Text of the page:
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Arewqba
07-08-2015,
"Mobile Flash will no longer be developed for mobile browsers... Instead Adobe will focus on development around HTML5 technologies, which enable modern browsers to do essentially the same functions as Flash did but without relying on Adobe's proprietary technologies, and which can be implemented across platforms."

Source: Adobe kills mobile Flash, giving Steve Jobs the last laugh (http://www.guardian.co.uk/technology/2011/nov/09/adobe-flash-mobile-dead)

"It's sad that Jobs is no longer with us to see this day. But the truth is that he probably didn't need to see it ?he knew he was right. In his post, he outlined the need for a move towards technologies like HTML5, and now that's exactly where Adobe is heading."

Source: Steve's Last Laugh: Adobe Killing Off Flash For Mobile Devices (http://techcrunch.com/2011/11/08/mobile-flash-is-coming-soon-i-swear/)


See also: Flash to Focus on PC Browsing and Mobile Apps; Adobe to More Aggressively Contribute to HTML5 (http://blogs.adobe.com/conversations/2011/11/flash-focus.html)

argajova
07-09-2015,
The Jobs bit, it's a tad ironic.
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ariwqkkqnm
07-09-2015,
However now that Google Chrome is available for Android 4.0 ICS I would have to think the built in Flash support will come with it. The big question is will it make it to older Android devices.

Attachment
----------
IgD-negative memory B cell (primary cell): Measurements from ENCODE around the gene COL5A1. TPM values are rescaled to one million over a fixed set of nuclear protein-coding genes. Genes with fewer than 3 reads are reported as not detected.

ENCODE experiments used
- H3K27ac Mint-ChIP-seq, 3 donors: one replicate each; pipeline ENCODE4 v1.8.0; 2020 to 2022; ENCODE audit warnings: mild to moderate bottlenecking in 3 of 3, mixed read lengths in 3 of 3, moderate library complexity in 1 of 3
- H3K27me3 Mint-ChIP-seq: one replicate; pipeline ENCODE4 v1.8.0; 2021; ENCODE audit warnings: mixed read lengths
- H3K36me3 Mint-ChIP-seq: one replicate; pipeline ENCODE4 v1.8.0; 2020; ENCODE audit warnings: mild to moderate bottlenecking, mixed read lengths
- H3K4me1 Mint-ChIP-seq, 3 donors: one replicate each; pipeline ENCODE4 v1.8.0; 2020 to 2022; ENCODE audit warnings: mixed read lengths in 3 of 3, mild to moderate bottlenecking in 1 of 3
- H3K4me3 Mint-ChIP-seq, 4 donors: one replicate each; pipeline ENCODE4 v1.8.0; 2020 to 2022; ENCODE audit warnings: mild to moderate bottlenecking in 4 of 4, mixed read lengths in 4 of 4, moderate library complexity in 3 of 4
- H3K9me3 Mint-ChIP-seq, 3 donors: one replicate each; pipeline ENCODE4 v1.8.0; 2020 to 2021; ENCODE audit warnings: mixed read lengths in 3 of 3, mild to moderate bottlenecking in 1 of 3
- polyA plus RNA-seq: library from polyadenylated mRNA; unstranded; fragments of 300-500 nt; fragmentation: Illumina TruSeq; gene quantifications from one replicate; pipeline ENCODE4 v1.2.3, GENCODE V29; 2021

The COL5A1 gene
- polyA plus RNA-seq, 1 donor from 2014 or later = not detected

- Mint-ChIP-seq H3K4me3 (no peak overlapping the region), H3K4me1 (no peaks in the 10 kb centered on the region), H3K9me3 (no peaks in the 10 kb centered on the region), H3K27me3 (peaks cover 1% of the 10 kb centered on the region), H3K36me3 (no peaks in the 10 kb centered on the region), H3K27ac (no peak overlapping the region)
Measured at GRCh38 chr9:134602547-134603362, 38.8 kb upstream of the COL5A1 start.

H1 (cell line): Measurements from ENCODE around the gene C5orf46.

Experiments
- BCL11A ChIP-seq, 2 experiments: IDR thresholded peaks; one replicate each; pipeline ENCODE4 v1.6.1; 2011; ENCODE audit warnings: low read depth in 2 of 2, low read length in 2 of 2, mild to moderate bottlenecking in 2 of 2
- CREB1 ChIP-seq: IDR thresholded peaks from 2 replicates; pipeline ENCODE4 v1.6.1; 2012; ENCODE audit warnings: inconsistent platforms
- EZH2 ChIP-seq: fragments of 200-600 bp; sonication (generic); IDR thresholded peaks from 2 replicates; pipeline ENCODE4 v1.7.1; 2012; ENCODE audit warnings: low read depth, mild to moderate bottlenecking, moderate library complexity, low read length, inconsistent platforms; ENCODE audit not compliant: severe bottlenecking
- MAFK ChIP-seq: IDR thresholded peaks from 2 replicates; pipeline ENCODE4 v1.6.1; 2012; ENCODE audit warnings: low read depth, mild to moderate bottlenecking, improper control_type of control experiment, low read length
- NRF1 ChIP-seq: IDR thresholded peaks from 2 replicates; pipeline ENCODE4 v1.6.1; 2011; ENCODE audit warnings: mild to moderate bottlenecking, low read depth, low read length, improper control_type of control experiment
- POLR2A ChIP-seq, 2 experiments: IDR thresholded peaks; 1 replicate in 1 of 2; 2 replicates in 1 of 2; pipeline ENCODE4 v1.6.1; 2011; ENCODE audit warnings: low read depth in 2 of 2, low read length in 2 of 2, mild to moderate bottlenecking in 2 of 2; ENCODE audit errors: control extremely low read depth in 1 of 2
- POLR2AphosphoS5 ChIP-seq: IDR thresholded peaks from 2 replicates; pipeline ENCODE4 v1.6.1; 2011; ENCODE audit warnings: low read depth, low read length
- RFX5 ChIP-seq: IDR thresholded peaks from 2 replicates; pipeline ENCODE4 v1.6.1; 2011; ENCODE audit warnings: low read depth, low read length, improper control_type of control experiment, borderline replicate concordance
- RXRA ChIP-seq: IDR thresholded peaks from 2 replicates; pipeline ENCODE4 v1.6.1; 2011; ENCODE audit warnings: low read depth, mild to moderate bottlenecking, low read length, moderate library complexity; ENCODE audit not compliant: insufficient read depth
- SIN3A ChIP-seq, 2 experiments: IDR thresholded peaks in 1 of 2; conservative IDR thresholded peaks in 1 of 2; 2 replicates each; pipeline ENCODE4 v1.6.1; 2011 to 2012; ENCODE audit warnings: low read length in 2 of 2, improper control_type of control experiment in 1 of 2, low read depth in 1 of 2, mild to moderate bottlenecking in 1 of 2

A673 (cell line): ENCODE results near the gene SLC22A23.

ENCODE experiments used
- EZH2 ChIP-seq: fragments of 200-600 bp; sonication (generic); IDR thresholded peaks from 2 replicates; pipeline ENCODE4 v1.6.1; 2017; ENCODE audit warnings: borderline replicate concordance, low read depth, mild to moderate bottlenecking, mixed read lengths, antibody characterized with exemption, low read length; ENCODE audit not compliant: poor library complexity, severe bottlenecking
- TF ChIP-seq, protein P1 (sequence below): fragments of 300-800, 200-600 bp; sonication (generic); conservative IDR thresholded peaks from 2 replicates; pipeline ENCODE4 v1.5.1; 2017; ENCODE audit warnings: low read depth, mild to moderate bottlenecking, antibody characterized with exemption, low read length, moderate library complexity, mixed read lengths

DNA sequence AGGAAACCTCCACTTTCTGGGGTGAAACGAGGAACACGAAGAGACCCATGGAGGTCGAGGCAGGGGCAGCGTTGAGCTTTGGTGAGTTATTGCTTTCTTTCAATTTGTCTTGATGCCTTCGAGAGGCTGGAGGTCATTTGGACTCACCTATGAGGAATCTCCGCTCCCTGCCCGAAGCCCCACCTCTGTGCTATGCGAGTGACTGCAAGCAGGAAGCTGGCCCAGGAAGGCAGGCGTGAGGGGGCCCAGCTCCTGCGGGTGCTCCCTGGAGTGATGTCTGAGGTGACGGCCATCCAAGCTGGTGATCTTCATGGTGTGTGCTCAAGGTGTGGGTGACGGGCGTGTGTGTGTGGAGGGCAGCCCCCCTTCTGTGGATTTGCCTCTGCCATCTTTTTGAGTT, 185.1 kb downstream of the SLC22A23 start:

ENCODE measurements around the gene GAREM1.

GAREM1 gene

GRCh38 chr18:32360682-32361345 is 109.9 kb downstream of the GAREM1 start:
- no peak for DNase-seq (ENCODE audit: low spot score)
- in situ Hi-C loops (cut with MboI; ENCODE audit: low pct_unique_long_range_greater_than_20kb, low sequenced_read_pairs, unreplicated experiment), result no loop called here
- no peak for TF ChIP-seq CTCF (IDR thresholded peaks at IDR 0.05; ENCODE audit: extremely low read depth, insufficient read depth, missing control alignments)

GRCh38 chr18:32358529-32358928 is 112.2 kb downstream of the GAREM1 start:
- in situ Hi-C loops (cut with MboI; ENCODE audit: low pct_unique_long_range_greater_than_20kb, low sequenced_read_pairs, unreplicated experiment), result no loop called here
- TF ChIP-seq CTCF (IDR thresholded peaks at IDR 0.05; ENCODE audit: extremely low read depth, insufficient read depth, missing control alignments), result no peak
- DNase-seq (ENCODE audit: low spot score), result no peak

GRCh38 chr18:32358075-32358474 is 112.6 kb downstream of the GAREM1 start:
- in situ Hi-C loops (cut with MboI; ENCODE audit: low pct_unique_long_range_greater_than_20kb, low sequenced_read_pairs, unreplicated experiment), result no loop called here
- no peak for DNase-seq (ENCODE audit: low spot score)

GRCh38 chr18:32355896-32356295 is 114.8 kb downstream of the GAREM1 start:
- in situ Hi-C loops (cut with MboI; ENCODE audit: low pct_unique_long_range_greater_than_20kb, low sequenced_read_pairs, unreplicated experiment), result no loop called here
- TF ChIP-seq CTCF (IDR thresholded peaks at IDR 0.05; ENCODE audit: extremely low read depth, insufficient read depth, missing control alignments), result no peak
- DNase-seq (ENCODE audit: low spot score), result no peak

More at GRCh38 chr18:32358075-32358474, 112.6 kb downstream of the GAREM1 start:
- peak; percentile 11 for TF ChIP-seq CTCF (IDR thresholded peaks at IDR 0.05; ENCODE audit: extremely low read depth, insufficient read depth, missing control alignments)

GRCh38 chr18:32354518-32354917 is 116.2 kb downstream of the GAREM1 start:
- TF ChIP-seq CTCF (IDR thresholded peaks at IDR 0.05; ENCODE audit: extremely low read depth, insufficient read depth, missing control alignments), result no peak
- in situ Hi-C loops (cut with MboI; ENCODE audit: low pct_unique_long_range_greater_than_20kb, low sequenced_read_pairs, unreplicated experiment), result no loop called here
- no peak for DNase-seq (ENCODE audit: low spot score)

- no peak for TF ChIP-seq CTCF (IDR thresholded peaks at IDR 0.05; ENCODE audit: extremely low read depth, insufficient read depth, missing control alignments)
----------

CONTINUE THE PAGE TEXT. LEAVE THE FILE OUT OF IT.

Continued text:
Leland
http://www.techsupportalert.com/freeware-forum/images/smilies/smile.gif

AriGold
07-10-2015,
Adobe stopped developing and testing Flash Player for the latest Android 4.1 according to An Update on Flash Player and Android (http://blogs.adobe.com/flashplayer/2012/06/flash-player-and-android-update.html).

Quotable quote from TC - The Flash Issue Isn’t Just About Mobile (http://techcrunch.com/2012/06/30/steve-jobs-war-against-flash/):

"...the battle has also had an impact on the way that developers think about multi platform web development. Even when not building for 4-inch screen, they’re increasingly turning to HTML5 to build new user experiences or render interactive applications, rather than writing to be seen in the Flash player.

Video might be the last industry where the Adobe Flash Player continues to have a hold on how content is displayed, but even then, a growing number of sites are moving to HTML5-based video players for delivery. YouTube and Vimeo are leading that charge, displaying their videos in a HTML5 player first, when available, and only falling back to Flash when the player isn’t supported."

Hello HTML5, Bye-bye Flash. http://www.techsupportalert.com/freeware-forum/images/smilies/eek.gif

arissfdron
07-11-2015,
With official distribution stopping on August 15th it seems the end is truly here. However I expect unofficial side loading to continue for some time for those who think they need it. Thankfully HTML5 seems to finally be gaining the steam it needs to kill off the need for Flash.

On another Flash related subject Google Chrome of Android 4.0+ does not come with the built in Flash that the desktop counterpart does. So I guess this means Flash is truly just about done on mobile.

Leland